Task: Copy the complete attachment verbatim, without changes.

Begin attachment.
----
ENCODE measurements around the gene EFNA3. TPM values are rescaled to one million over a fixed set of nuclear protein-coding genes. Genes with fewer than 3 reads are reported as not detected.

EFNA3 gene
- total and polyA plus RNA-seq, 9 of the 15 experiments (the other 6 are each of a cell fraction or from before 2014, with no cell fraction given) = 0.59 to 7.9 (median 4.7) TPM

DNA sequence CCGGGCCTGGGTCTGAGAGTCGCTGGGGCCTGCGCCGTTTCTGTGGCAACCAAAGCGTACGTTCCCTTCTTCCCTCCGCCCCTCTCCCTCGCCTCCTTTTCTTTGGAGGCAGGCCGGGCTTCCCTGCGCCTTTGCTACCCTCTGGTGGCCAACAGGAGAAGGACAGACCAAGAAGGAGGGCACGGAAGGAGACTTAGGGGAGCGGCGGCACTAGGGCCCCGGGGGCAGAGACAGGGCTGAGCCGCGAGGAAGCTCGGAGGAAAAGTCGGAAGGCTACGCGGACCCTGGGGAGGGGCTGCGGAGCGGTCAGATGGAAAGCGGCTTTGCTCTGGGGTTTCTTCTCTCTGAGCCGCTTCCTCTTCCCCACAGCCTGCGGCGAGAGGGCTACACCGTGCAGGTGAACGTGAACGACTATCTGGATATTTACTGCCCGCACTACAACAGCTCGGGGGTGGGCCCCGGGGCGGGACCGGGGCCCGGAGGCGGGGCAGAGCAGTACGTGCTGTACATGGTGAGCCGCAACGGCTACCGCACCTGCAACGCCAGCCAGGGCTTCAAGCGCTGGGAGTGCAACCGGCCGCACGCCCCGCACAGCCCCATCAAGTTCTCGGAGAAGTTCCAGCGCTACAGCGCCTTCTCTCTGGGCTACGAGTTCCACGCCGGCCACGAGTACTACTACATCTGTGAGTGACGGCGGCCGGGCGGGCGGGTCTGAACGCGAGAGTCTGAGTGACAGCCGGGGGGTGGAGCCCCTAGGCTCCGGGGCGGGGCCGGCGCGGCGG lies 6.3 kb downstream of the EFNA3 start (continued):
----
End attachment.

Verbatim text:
ENCODE measurements around the gene EFNA3. TPM values are rescaled to one million over a fixed set of nuclear protein-coding genes. Genes with fewer than 3 reads are reported as not detected.

EFNA3 gene
- total and polyA plus RNA-seq, 9 of the 15 experiments (the other 6 are each of a cell fraction or from before 2014, with no cell fraction given) = 0.59 to 7.9 (median 4.7) TPM

DNA sequence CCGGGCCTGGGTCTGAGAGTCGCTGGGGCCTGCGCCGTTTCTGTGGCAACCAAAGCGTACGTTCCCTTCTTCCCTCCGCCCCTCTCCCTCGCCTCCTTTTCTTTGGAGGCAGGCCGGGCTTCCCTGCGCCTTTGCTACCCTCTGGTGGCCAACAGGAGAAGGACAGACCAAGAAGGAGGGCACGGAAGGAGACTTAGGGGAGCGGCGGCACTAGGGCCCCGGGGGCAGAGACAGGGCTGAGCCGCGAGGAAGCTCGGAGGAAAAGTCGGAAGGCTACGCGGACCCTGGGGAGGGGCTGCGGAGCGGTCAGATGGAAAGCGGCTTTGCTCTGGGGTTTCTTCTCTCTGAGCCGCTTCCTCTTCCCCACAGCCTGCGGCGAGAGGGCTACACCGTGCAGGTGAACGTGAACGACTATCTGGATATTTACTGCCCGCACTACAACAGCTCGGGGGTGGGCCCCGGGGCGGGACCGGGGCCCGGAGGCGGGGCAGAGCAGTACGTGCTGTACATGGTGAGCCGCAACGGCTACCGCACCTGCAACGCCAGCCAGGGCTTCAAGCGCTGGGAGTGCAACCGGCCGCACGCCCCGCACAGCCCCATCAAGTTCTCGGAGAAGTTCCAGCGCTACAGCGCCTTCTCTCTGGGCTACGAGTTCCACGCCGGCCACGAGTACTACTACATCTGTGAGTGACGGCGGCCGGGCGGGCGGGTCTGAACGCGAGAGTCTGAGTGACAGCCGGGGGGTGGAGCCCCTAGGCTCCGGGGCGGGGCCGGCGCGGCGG lies 6.3 kb downstream of the EFNA3 start (continued):